No doubt many will be keen to put Harry Potter on the television to keep the children occupied over this Christmas period—but for those more adventurous, you can experience Hogwarts for yourself. Well, sort of. At first glance, Carlton Towers looks more like a great Gothic edifice that would feel right at home for Harry and his motley crew. In fact, it is a family home owned by Lord and Lady Fitzalan-Howard, who still reside here, but one far from simple. The imposing stately pile, nearby Selby in North Yorkshire, is hidden away in a rural setting which appears far from prying eyes but is in actuality just four miles from Drax power station.
Gothic it may appear, but the origins of the pinkish-orange Carlton Towers lie in the 17th century, with dramatic Victorian additions that transformed this grand pile set within 260 acres into an imposing fortress-like building incorporating Palladian, Neo-Classical as well as those ambitious Gothic Revival additions for which it is now so well known.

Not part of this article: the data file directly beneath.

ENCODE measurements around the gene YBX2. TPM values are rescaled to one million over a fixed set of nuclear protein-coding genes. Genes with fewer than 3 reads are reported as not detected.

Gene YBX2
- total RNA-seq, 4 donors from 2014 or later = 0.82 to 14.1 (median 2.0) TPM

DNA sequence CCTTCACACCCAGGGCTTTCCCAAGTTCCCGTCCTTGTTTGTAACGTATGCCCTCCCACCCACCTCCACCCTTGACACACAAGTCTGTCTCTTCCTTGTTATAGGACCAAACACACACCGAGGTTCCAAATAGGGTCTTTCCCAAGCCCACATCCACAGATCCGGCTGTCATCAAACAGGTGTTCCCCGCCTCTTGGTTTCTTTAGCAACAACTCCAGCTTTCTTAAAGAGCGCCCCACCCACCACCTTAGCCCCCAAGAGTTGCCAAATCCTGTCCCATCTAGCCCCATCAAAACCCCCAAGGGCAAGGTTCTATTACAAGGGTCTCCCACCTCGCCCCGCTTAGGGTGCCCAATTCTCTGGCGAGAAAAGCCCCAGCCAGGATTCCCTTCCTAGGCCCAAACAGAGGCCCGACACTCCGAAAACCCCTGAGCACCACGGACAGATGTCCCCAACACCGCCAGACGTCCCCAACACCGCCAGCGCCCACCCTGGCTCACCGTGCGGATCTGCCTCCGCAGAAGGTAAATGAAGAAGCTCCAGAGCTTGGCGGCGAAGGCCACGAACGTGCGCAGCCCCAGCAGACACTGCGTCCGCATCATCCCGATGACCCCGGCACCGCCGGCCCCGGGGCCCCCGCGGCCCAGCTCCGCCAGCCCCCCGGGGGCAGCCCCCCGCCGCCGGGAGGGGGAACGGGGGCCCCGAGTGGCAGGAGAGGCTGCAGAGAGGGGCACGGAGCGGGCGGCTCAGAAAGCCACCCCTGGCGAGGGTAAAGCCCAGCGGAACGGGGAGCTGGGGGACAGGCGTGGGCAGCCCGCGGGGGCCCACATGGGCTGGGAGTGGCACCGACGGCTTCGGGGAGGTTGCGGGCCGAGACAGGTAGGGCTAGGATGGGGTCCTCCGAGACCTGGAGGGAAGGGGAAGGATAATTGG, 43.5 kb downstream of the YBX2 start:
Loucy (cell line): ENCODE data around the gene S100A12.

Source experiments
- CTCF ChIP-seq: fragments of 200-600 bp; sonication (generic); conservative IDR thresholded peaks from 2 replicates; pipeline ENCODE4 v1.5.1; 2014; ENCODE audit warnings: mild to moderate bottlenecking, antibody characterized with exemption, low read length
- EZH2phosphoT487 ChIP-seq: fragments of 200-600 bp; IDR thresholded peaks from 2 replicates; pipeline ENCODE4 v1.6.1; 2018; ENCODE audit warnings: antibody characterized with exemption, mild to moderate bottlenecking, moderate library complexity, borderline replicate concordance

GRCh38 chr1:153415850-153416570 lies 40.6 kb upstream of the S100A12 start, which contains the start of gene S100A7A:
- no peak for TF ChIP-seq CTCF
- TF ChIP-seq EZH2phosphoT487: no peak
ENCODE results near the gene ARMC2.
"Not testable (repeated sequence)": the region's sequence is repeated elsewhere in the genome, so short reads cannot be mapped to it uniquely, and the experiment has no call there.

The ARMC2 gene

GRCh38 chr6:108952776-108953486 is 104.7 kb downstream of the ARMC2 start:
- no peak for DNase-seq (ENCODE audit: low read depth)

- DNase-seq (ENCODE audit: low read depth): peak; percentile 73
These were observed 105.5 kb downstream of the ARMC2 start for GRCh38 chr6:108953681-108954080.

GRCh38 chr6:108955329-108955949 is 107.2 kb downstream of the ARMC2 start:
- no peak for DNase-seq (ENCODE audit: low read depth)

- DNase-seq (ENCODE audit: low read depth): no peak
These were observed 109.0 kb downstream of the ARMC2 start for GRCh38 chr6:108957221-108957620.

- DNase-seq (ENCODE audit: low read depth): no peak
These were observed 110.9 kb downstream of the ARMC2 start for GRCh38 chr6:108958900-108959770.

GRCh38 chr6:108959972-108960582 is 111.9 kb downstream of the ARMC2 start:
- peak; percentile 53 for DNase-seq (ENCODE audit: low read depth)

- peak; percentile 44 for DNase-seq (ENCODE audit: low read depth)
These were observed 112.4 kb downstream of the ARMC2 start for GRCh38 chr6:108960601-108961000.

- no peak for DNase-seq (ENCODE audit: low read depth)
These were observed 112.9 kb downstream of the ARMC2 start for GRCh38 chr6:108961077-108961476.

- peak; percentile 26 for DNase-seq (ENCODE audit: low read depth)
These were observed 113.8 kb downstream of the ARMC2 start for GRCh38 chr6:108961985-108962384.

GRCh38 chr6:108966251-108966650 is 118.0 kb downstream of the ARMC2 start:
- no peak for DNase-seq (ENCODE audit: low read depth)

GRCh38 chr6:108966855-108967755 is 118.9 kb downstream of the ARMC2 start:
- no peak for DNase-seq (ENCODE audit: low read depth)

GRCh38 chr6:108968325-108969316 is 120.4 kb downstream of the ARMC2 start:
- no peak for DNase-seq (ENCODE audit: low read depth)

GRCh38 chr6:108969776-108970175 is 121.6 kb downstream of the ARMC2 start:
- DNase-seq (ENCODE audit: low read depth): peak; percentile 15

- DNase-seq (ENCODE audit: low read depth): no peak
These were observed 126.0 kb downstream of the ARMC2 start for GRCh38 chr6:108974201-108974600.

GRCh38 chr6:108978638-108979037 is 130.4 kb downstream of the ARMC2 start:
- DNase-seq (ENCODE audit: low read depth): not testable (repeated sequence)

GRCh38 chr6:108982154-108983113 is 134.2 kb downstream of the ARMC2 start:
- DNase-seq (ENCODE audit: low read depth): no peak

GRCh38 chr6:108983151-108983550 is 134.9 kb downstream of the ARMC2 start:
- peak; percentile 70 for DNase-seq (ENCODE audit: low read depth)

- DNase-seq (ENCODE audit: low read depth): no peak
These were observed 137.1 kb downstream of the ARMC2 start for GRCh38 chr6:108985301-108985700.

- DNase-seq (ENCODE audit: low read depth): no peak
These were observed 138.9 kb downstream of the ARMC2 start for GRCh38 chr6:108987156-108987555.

There has been a house on this site since the turn of the 14th century, but the current residence owes its origins first to John Smythson, though it was the 1873-5 architectural enshrouding by Edward Welby Pugin that made the most impact, not to mention the interior of 1875-90 by J. F. Bentley for Lord Beaumont.
And this is an interior that must not be overlooked. The rambling house belies one of the most ambitious suites of Victorian rooms in the entire country, with myriad decorative touches from stencilled ceilings, dados painted with figures from the Merchant of Venice and chimneypieces painted with heraldic panels, to stamped plasterwork and gilding resembling leather. The Venetian Room, above all, features all moulded plasterwork with pomegranate motifs, double-height windows and crystal chandeliers. So opulent, it became a convincing substitute for Windsor Castle in ITV’s television series, Victoria.
‘Mieux Sera’, the French motto of the Fitzalan-Howards, is emblazoned across the pinnacle of the clock tower, translating as ‘Better times are coming’—a fitting motto for a family that has faced centuries of ebbs and flows, with many more likely to be encountered in the future of this grand structure.